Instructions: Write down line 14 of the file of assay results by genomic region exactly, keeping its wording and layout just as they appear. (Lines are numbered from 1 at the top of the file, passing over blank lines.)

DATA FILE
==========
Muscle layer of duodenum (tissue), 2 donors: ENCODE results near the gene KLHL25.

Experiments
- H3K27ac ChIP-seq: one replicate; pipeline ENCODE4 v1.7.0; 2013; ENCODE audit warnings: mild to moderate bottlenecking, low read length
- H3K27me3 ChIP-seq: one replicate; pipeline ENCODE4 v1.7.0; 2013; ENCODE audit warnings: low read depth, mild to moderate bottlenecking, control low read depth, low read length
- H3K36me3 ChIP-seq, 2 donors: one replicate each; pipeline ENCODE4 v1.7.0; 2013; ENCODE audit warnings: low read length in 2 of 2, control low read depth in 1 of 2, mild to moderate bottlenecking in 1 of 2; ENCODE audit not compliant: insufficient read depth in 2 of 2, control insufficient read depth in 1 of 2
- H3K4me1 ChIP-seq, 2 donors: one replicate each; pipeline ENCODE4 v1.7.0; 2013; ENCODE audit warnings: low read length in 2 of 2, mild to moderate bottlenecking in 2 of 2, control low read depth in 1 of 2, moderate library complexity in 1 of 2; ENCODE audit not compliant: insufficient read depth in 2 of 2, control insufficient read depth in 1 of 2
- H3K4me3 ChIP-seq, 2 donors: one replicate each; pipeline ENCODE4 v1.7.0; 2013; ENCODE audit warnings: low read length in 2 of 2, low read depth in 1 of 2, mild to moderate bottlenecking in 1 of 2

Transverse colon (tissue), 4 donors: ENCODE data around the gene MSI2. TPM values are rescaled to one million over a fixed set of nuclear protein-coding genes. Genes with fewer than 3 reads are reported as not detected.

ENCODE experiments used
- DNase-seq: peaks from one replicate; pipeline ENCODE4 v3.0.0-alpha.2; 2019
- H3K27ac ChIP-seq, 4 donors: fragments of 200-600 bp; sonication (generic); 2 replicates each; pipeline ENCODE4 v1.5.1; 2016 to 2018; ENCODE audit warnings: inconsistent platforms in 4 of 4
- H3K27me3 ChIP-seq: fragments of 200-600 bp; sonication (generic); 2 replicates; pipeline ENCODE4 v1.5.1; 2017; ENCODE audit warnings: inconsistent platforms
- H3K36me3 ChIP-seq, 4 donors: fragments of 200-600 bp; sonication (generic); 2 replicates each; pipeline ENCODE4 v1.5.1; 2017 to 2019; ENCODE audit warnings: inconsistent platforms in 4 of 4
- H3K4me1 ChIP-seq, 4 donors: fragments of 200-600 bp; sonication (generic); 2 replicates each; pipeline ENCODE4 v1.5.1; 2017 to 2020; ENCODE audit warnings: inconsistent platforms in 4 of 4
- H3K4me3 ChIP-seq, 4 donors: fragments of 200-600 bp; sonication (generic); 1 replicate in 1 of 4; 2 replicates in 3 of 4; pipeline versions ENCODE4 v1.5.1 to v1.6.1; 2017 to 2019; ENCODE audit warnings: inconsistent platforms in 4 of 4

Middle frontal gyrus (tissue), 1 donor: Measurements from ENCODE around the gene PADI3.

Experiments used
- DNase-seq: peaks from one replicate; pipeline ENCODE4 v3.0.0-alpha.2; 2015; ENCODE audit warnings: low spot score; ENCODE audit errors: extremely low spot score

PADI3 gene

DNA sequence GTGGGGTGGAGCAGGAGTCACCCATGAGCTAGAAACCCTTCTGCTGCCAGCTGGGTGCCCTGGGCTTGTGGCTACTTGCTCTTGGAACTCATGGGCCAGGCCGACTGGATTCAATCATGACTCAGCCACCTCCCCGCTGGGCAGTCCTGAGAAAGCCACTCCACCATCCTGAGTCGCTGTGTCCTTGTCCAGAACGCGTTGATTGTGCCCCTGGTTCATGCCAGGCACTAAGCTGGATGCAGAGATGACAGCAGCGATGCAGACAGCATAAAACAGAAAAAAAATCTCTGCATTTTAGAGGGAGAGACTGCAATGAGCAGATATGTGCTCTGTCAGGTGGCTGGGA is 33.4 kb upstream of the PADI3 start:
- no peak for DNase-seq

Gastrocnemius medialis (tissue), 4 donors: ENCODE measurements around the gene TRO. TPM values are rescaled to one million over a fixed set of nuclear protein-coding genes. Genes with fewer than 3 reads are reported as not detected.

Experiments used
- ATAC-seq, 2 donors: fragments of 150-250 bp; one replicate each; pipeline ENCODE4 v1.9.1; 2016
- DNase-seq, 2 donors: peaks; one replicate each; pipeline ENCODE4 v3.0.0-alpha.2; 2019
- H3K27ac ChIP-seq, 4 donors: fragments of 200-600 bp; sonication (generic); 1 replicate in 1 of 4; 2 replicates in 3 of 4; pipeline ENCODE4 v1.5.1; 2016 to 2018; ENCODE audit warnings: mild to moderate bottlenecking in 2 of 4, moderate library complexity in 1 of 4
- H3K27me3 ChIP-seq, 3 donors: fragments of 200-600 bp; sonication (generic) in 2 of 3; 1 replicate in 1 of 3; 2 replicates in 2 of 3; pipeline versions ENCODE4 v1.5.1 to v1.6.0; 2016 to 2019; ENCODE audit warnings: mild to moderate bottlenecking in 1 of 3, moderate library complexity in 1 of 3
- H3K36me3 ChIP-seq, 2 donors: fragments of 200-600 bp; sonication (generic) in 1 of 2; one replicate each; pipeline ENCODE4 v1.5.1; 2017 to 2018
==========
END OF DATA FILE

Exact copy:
- H3K4me1 ChIP-seq, 4 donors: fragments of 200-600 bp; sonication (generic); 2 replicates each; pipeline ENCODE4 v1.5.1; 2017 to 2020; ENCODE audit warnings: inconsistent platforms in 4 of 4